The band was at their personal best at this point and London were lucky to have them stop by for such an amazing event. The vocals are moving from Andrae’, Sandra, and the rest. There is preachin’ on here but it is so interwoven in the music you actually feel it’s more of a song and it speaks to you more deeply. The live production is great for 1978. The Drums are crisp and the Keyboards, Vocals, Bass and Guitar are all clear. The audience participation is right where it needs to be for this style of music. I believe this is one of the best Jesus Music live albums anywhere if not the best. When I listen to this double disc I am just not listening to an Album, CD or MP3 I’m havin’ CHURCH! AMEN! -MP


  1. Introduction
  2. Perfect Peace
  3. I Surrender All
  4. Greetings by Andrae
  5. You Don’t Have to Jump No Pews (I’ve Been Born Again)
  6. Take a Little Time
  7. Tell Them
  8. If I Was a Tree (The Highest Praise)
  9. Hallelujah
  10. Revive Us Again
  11. Power in the Blood
  12. Reprise
  13. I Just Want to Know You
  14. Andrae Talking
  15. Just Like He Said He Would
  16. Andrae Talking
  17. I’ll Keep on Loving You Lord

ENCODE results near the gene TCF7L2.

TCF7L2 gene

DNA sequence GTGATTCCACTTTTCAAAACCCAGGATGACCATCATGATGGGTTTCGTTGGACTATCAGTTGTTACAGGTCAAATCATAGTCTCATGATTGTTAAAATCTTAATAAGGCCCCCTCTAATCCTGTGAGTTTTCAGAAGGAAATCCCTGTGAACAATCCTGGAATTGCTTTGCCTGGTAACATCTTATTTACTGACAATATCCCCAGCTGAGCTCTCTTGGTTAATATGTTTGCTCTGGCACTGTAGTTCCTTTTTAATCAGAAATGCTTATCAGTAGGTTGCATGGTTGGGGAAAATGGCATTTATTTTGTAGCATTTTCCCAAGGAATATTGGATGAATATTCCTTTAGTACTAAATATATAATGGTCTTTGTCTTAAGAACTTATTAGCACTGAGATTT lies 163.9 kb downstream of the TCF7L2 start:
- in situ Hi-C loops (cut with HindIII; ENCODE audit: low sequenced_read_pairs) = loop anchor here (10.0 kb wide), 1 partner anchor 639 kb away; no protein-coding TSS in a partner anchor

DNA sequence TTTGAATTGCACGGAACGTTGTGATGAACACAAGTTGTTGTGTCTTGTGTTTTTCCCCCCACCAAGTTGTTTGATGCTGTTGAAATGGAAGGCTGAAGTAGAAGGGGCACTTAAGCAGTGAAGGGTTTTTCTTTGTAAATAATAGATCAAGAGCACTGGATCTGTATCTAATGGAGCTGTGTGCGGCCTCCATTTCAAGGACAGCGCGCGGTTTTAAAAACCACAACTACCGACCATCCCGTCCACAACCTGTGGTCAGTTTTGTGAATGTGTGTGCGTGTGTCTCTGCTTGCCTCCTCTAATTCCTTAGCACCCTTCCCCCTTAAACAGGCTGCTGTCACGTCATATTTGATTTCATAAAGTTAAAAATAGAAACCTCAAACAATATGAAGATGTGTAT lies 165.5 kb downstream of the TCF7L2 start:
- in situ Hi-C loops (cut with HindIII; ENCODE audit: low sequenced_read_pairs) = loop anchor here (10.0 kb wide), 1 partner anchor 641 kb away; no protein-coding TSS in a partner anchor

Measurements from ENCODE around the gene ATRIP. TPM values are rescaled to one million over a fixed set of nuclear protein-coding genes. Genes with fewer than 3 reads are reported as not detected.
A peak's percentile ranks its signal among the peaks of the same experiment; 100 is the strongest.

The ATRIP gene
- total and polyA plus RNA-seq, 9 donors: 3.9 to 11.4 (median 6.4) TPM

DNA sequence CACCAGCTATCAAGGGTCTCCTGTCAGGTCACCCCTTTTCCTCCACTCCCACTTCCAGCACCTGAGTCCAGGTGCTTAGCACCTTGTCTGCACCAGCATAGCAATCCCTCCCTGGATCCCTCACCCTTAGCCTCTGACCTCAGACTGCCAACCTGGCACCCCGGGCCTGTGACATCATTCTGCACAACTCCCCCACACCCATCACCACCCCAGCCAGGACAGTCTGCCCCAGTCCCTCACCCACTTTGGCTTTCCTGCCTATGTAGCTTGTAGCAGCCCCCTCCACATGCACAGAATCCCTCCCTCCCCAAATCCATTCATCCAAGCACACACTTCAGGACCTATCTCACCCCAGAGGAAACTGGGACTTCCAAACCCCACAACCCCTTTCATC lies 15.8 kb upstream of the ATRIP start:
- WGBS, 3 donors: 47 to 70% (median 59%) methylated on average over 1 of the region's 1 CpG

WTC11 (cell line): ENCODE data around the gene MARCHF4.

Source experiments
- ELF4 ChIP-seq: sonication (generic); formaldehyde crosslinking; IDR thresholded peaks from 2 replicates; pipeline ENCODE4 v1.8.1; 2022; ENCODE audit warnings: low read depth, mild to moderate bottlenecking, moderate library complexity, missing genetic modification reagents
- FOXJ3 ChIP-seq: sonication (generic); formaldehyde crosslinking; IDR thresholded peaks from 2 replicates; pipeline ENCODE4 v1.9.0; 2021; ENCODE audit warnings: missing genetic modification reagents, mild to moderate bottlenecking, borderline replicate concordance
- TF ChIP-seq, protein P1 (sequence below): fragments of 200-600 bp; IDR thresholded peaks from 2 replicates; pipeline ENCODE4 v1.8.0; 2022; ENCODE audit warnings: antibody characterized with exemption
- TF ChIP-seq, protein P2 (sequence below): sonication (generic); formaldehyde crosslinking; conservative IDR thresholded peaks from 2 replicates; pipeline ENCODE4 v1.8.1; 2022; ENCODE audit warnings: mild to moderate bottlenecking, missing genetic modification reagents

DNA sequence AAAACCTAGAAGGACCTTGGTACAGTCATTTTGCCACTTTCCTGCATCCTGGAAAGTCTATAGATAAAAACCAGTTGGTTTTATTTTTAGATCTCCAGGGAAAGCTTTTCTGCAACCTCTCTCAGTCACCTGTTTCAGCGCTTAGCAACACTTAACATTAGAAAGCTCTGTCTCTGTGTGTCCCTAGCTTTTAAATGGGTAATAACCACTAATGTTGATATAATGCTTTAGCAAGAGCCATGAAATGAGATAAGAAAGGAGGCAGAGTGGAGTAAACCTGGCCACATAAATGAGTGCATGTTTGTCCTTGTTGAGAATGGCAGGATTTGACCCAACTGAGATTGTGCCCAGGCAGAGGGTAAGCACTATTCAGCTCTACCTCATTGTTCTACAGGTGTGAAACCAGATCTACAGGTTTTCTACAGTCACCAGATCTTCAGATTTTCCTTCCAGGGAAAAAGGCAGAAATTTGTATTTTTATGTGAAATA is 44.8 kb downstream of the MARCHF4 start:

18. You Gave to Me
  19. Oh Taste and See
  20. Praise God, Praise God
  21. This Is Another Day
  22. Andrae Talking
  23. Praise God Reprise
  24. Well Done
  25. My Tribute

Andrae Crouch Site- Buy It Here

Soon and Very Soon (Not on Live In London)

Servant – Shallow Water

Posted in Jesus Music, Legends, Music Reviews, Servant with tags , , , , , , , on August 16, 2008 by rezband1

By Andrew Rockwell –
Servant, similar to Chicago’s Resurrection Band, can trace its beginnings back to the Jesus Movement of the late sixties and seventies.  Future Servant members Owen & Sandie Brock and Matt Spransy were brought together for the first time by the European evangelistic rock musical of the early seventies entitled Lonesome Stone.  Once Lonesome Stone came to an end by 1974, however, Owen & Sandie moved to Victoria, British Columbia where the line up to the band – initially using the name Higher Ground – came together over the next several years.  Canadian guitarist Bruce Wright was the first to sign up, while bassist Rob Martens, who had several chance meetings with Wright at a Greyhound bus depot and a guitar shop, joined the band – now officially renamed Servant – in early 1977.  When drummer David Holmes caught a performance of Servant at its coffee shop, the Upper Room drop in center, he immediately offered his services to the group (which was using a conga player at the time).  Lead vocalist Bob Hardy became a Christian after Wright shared his faith with him and subsequently rounded out the bands line up in late 1977.